Dec. 10, 2015
By Todd Burlage
The unexpected ascent and arrival for University of Notre Dame junior running back C.J. Prosise didn’t start with a touchdown catch or a punt return, his unorthodox journey to the University actually began with a basketball dunk.
Doing little more than goofing around and showing off in his gym at Woodberry Forest High School near Richmond, Virginia, Prosise didn’t even realize he was performing an impromptu dunk show when Fighting Irish head football coach Brian Kelly was there on a recruiting visit.
“It was him dunking a basketball, I saw this athlete,” Kelly recalls of a lightly-celebrated three-star high school football recruit who barely reached top-400 player status on any national Internet rankings. “And I said, ‘I don’t know where he’s going to play, but we’ve got to take him. We’ve just got to find a place for him to play.’”
And while finding Prosise an appropriate position took awhile — and was steered very much by circumstance and injury — there’s no debate, in hindsight, that Kelly found the perfect place for Prosise when his rookie running back became one of the most surprising stories and best players in the country this season.
A roster shortage at running back predicated an experimental position switch for Prosise from wide receiver to backup tailback during the 2015 spring season, before a subsequent knee injury to starting tailback Tarean Folston in the opening game against the University of Texas immediately elevated Prosise to starter. Unimaginable success at his new position has now made Prosise a legitimate all-American candidate and a major cog to Notre Dame’s offensive success this season.
“He just plays the game fast and physical, and he doesn’t think about it,” Kelly says of Prosise, a 6-0, 220-pound dual-threat running back who also remains one of the best receivers and fastest players on the team. “He’s not afraid of contact. Whether he’s running the ball or catching the ball, he’s always played that fearless kind of game. [His success] is probably about the way he competes more than anything else.”
A player’s performance and a coach’s confidence has allowed Prosise to become one of the most productive running backs in Notre Dame history and kept him in or around the top 10 nationally in nearly every important statistical category this season, including rushing yards per game, yards per carry and scoring.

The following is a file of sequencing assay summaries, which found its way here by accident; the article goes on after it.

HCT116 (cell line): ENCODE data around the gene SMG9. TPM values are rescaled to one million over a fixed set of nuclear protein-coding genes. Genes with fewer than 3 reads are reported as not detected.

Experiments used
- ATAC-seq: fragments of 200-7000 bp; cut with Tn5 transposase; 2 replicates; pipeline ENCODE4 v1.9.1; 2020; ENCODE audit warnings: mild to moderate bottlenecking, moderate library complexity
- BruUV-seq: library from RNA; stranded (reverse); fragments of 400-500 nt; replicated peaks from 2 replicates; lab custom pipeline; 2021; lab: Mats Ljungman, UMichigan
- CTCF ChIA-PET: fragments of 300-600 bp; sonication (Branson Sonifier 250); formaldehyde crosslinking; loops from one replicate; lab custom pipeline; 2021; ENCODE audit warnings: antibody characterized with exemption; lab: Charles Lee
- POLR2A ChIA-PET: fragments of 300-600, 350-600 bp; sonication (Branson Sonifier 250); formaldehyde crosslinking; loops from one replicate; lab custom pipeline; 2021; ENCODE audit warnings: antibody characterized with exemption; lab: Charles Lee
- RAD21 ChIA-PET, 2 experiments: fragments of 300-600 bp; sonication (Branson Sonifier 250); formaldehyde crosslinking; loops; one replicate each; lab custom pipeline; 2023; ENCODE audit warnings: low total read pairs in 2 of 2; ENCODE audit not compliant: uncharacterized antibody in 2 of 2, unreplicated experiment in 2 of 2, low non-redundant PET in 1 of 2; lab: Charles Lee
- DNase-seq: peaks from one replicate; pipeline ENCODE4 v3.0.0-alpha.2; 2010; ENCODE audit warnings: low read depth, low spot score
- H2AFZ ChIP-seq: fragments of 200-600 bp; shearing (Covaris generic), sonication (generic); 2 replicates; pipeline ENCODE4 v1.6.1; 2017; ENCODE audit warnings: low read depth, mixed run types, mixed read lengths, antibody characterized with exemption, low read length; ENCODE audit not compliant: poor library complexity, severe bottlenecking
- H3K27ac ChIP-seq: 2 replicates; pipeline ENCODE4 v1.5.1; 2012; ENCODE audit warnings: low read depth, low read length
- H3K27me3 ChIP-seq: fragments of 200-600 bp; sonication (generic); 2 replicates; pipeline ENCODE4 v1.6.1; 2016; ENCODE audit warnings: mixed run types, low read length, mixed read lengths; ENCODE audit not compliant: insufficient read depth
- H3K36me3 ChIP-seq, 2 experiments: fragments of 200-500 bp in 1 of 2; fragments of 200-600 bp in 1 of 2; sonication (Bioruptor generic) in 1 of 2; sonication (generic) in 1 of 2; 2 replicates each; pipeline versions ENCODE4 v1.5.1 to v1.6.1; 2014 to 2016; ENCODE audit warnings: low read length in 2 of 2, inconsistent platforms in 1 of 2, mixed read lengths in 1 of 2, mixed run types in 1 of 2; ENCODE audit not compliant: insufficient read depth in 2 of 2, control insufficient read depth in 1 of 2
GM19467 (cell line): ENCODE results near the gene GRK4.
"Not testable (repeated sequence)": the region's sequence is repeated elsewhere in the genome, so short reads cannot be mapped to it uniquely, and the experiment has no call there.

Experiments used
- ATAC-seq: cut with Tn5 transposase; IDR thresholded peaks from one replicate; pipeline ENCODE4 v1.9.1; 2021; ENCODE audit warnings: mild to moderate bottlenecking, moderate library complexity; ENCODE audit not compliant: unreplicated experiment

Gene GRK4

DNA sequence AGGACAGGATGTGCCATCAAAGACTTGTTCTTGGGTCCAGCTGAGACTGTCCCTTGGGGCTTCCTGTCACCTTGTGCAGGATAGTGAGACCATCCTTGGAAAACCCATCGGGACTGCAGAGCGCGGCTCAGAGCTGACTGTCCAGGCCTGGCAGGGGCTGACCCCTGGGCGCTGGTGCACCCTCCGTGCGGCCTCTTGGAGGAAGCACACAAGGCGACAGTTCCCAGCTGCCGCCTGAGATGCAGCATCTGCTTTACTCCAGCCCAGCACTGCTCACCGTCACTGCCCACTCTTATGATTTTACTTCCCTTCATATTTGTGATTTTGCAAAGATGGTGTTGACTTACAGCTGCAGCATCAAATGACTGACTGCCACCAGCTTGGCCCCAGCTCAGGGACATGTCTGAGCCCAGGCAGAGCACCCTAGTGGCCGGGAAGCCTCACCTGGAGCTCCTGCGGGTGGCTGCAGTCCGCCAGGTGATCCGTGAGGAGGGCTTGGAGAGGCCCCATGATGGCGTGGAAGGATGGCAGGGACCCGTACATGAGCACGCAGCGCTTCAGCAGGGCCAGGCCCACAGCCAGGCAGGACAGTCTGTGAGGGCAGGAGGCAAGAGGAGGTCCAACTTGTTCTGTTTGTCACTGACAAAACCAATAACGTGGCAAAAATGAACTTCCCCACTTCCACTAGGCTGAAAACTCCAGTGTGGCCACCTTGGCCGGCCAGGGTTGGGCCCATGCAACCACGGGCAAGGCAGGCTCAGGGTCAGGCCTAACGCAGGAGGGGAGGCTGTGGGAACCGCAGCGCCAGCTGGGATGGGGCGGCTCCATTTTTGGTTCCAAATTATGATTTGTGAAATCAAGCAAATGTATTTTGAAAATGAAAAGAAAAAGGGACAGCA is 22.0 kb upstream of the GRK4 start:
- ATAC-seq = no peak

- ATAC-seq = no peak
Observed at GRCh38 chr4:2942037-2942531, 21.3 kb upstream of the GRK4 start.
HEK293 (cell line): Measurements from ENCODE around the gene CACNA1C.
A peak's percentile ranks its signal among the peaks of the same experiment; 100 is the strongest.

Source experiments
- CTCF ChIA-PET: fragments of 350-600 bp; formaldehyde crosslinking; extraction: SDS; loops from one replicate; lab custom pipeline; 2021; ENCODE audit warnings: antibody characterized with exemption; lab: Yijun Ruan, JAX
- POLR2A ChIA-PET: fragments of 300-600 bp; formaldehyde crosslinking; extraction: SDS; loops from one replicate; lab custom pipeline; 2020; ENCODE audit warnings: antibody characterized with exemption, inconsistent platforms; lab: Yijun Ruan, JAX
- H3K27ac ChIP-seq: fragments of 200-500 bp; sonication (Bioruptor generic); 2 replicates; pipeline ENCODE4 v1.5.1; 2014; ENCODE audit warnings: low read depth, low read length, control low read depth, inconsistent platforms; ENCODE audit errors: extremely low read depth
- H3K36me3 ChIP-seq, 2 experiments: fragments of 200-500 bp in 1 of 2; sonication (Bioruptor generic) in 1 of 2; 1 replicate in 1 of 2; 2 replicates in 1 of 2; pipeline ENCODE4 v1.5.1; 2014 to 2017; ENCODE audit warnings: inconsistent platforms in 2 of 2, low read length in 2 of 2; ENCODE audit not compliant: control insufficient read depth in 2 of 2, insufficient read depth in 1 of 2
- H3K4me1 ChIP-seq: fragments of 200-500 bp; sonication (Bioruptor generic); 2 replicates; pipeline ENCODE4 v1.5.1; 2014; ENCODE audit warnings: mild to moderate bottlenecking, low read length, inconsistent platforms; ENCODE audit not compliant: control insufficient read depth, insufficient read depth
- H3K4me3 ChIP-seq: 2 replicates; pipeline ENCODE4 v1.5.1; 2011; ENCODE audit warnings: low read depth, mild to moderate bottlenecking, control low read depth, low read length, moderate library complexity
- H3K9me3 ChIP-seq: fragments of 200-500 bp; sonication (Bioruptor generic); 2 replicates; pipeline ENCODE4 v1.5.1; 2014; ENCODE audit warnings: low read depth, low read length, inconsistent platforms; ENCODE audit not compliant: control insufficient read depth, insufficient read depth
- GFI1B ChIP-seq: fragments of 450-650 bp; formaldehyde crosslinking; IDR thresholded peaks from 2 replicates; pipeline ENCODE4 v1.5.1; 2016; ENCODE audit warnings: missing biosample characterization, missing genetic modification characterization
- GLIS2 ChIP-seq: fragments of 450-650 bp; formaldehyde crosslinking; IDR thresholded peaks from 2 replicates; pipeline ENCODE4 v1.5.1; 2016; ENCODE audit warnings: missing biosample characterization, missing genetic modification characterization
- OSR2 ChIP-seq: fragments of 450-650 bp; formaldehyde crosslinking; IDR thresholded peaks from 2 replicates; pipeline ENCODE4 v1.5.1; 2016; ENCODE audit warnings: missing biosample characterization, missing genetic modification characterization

A POSITION DECISION
From the outside looking in, watching Prosise move so seamlessly from wide receiver to running back bordered on incredible at this elite level of college football. But ask the player, and Prosise explains that his unbelievable success remained relatively mundane after treating his position switch with welcome instead of worry because it served as an opportunity to increase his role as an Irish player.
“Going from receiver to running back, the transition was not that difficult because I already knew a lot about the offense. That part was easy,” says Prosise, who initially came to Notre Dame as a defensive back before moving to wide receiver as a freshman. “Whatever the coaches want me to do, I’m all in because every time they’ve asked me to make a [position] switch, it was what was best for the team and what was best for me.”
The production and milestones Prosise has reached in his first full season as a running back make it hard to argue:
*Quick Start — Prosise wasn’t even the Irish opening-day starter at tailback, but through the first four games this season, he still rushed for 600 yards — an all-time school rushing record through the first four outings of a season. Prosise also added six touchdowns in those four games.
*Dual-Threat Danger — When Prosise was held to only 50 rushing yards during an Oct. 3, 24-22, loss against Clemson in a monsoon, he responded with four catches and 100 receiving yards, becoming only the second player in Irish history (Raghib “Rocket” Ismail) to record both a 100-yard rushing and a 100-yard receiving game in the same season.